Francis Brooks House

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Francis Brooks House
ReadingMA FrancisBrooksHouse.jpg
Francis Brooks House is located in Massachusetts
Francis Brooks House
Francis Brooks House is located in the US
Francis Brooks House
Location 78-80 Prescott St., Reading, Massachusetts
Coordinates 42°31′10.02″N 71°6′42.95″W / 42.5194500°N 71.1119306°W / 42.5194500; -71.1119306Coordinates: 42°31′10.02″N 71°6′42.95″W / 42.5194500°N 71.1119306°W / 42.5194500; -71.1119306
Area less than one acre
Built 1887 (1887)
Architect Unknown
Architectural style Stick/Eastlake, Queen Anne
MPS Reading MRA
NRHP Reference #


Added to NRHP July 19, 1984

The Francis Brooks House is a historic house at 78-80 Prescott Street in Reading, Massachusetts. Built in the late 1880s, it is one of Reading's finest examples of Queen Anne/Stick style Victorian architecture. It was listed on the National Register of Historic Places in 1984.[1]

Description and history[edit]

The Francis Brooks House stands in a large residential area southwest of downtown Reading, on the south side of Prescott Street between Pratt Street and Sunnyside Avenue. It is a 2-1/2 story wood frame structure, with a front-facing gabled roof and clapboarded exterior. Its main facade is nominally three bays wide, although a fourth bay is created by side projection that the porch wraps around to meet; it is a product of the house's conversion to a duplex. There are entranceways in the two right bays and windows in those on the left. The porch has bracketed turned posts in the Victorian style, and a hip roof. The second floor has three windows, and the cornice below the gable is adorned with paired brackets. The gable is filled by a pair of sash windows, and there is an elaborate Stick style sunburst pattern of woodwork at the gable peak. Similar patterned woodwork is found on the small gable over the porch stairs, and in side-facing gables.[2]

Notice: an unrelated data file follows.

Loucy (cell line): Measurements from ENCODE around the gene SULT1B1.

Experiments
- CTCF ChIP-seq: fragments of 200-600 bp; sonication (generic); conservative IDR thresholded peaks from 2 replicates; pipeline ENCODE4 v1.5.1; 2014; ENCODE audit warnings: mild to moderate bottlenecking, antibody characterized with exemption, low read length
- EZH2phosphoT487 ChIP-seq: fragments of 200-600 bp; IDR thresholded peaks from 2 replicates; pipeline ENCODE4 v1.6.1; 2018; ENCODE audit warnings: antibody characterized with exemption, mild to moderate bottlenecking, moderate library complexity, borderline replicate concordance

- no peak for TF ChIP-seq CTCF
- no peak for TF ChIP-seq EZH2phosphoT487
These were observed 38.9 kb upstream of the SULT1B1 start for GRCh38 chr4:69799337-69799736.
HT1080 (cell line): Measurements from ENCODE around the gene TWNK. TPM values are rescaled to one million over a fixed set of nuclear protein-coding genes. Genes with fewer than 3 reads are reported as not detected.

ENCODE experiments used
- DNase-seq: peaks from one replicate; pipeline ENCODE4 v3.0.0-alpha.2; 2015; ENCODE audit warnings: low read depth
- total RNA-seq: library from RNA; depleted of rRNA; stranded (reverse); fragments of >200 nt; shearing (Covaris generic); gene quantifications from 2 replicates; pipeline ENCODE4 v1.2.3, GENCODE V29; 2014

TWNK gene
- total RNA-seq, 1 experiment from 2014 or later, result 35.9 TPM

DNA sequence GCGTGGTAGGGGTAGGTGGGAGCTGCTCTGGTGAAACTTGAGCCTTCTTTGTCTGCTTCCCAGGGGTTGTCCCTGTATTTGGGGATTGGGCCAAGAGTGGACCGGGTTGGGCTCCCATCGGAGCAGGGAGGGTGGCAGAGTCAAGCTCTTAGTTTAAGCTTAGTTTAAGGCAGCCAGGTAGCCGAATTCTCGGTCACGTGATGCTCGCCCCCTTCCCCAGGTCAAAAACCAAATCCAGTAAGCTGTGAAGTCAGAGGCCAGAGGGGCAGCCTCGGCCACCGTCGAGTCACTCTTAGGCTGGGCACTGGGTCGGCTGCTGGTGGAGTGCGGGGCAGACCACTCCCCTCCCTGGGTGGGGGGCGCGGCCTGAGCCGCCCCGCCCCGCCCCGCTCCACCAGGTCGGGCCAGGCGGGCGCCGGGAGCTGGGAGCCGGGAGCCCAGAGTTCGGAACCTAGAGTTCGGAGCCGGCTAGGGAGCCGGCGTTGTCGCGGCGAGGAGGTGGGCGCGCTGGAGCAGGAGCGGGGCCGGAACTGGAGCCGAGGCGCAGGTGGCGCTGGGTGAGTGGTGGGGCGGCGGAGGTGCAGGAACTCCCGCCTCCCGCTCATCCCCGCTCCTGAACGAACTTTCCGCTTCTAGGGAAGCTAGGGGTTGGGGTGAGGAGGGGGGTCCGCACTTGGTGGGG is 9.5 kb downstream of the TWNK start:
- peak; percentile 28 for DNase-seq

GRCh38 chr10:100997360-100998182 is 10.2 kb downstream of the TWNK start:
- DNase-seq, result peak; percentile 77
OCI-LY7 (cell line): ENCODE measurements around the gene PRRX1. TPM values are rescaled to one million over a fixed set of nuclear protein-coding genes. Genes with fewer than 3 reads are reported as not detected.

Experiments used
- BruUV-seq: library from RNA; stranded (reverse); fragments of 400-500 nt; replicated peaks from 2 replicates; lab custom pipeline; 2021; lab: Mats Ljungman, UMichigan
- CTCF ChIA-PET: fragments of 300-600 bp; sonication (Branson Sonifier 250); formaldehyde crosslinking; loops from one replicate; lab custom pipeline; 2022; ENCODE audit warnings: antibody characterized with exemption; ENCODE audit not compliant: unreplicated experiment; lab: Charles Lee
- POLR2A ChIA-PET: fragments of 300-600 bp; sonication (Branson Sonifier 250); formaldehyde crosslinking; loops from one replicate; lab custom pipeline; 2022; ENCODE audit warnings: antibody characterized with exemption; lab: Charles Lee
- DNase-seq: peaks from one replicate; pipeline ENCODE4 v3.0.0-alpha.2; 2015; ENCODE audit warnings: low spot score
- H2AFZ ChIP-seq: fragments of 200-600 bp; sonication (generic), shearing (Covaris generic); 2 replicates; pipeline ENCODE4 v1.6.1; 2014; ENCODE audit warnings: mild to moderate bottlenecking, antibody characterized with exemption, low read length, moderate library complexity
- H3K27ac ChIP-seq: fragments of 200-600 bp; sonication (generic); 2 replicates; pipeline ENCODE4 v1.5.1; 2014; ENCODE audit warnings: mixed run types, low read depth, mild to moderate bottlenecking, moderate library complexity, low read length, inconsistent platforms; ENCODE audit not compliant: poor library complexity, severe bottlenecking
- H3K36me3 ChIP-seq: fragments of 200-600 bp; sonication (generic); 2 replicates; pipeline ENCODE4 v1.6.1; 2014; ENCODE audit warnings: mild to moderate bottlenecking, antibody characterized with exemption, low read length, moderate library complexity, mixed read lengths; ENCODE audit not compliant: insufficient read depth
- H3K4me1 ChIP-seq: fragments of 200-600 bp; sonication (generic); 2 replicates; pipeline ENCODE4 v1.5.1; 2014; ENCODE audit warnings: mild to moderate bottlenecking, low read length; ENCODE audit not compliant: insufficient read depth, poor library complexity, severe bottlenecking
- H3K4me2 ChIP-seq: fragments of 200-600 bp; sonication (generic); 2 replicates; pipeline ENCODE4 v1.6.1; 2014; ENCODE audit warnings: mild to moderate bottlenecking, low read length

The land on which this house was built was farmland owned by the locally prominent Prescott family, and was platted for subdivision in the 1880s. It was built sometime before 1889 by Francis E. Brooks, a local entrepreneur involved in a range of businesses. Brooks was, among other business pursuits, owner of the Hill Brush Company, a producer of "magnetic" hair brushes, an wood engraver, and bicycle salesman.[2]

See also[edit]


  1. ^ a b National Park Service (2008-04-15). "National Register Information System". National Register of Historic Places. National Park Service. 
  2. ^ a b "NRHP nomination and MACRIS inventory record for Francis Brooks House". Commonwealth of Massachusetts. Retrieved 2014-02-19.